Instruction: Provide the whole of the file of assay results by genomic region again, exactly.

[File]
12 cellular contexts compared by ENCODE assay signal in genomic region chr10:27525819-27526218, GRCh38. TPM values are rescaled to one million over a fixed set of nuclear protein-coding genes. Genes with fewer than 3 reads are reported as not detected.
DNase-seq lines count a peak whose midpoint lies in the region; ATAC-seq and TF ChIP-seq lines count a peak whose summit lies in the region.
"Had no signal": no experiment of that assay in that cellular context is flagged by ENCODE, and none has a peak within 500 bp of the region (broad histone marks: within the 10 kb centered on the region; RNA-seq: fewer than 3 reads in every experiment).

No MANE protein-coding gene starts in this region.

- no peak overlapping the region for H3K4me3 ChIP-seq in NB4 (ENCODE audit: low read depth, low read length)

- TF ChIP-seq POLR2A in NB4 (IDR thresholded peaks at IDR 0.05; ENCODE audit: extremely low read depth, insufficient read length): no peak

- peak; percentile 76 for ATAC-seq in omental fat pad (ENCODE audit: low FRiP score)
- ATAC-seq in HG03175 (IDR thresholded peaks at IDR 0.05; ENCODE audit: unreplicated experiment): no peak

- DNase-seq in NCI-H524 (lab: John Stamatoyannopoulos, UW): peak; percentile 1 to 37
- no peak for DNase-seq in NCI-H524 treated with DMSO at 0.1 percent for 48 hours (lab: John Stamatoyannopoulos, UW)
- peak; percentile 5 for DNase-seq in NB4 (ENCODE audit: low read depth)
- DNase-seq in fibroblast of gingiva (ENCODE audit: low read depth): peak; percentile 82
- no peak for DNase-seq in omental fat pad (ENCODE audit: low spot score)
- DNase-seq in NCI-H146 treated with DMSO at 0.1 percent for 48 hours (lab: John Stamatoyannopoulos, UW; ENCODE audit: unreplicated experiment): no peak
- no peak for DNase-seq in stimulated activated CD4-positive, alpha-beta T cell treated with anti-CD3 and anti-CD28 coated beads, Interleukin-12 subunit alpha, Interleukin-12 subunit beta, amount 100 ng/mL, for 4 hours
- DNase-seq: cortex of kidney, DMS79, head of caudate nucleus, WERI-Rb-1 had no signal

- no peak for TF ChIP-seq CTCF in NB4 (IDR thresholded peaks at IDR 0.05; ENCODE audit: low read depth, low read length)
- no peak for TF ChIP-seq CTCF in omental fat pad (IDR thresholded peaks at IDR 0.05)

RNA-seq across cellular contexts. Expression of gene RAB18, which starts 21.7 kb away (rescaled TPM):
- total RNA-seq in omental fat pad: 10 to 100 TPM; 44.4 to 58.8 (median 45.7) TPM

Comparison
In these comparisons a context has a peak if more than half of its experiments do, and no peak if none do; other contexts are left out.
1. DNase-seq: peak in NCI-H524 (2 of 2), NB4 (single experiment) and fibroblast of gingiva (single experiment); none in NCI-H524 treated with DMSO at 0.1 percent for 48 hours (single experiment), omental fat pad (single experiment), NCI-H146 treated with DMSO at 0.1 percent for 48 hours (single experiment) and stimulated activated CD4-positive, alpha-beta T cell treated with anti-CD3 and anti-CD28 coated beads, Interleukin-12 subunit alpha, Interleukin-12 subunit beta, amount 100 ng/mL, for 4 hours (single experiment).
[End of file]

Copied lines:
12 cellular contexts compared by ENCODE assay signal in genomic region chr10:27525819-27526218, GRCh38. TPM values are rescaled to one million over a fixed set of nuclear protein-coding genes. Genes with fewer than 3 reads are reported as not detected.
DNase-seq lines count a peak whose midpoint lies in the region; ATAC-seq and TF ChIP-seq lines count a peak whose summit lies in the region.
"Had no signal": no experiment of that assay in that cellular context is flagged by ENCODE, and none has a peak within 500 bp of the region (broad histone marks: within the 10 kb centered on the region; RNA-seq: fewer than 3 reads in every experiment).

No MANE protein-coding gene starts in this region.

- no peak overlapping the region for H3K4me3 ChIP-seq in NB4 (ENCODE audit: low read depth, low read length)

- TF ChIP-seq POLR2A in NB4 (IDR thresholded peaks at IDR 0.05; ENCODE audit: extremely low read depth, insufficient read length): no peak

- peak; percentile 76 for ATAC-seq in omental fat pad (ENCODE audit: low FRiP score)
- ATAC-seq in HG03175 (IDR thresholded peaks at IDR 0.05; ENCODE audit: unreplicated experiment): no peak

- DNase-seq in NCI-H524 (lab: John Stamatoyannopoulos, UW): peak; percentile 1 to 37
- no peak for DNase-seq in NCI-H524 treated with DMSO at 0.1 percent for 48 hours (lab: John Stamatoyannopoulos, UW)
- peak; percentile 5 for DNase-seq in NB4 (ENCODE audit: low read depth)
- DNase-seq in fibroblast of gingiva (ENCODE audit: low read depth): peak; percentile 82
- no peak for DNase-seq in omental fat pad (ENCODE audit: low spot score)
- DNase-seq in NCI-H146 treated with DMSO at 0.1 percent for 48 hours (lab: John Stamatoyannopoulos, UW; ENCODE audit: unreplicated experiment): no peak
- no peak for DNase-seq in stimulated activated CD4-positive, alpha-beta T cell treated with anti-CD3 and anti-CD28 coated beads, Interleukin-12 subunit alpha, Interleukin-12 subunit beta, amount 100 ng/mL, for 4 hours
- DNase-seq: cortex of kidney, DMS79, head of caudate nucleus, WERI-Rb-1 had no signal

- no peak for TF ChIP-seq CTCF in NB4 (IDR thresholded peaks at IDR 0.05; ENCODE audit: low read depth, low read length)
- no peak for TF ChIP-seq CTCF in omental fat pad (IDR thresholded peaks at IDR 0.05)

RNA-seq across cellular contexts. Expression of gene RAB18, which starts 21.7 kb away (rescaled TPM):
- total RNA-seq in omental fat pad: 10 to 100 TPM; 44.4 to 58.8 (median 45.7) TPM

Comparison
In these comparisons a context has a peak if more than half of its experiments do, and no peak if none do; other contexts are left out.
1. DNase-seq: peak in NCI-H524 (2 of 2), NB4 (single experiment) and fibroblast of gingiva (single experiment); none in NCI-H524 treated with DMSO at 0.1 percent for 48 hours (single experiment), omental fat pad (single experiment), NCI-H146 treated with DMSO at 0.1 percent for 48 hours (single experiment) and stimulated activated CD4-positive, alpha-beta T cell treated with anti-CD3 and anti-CD28 coated beads, Interleukin-12 subunit alpha, Interleukin-12 subunit beta, amount 100 ng/mL, for 4 hours (single experiment).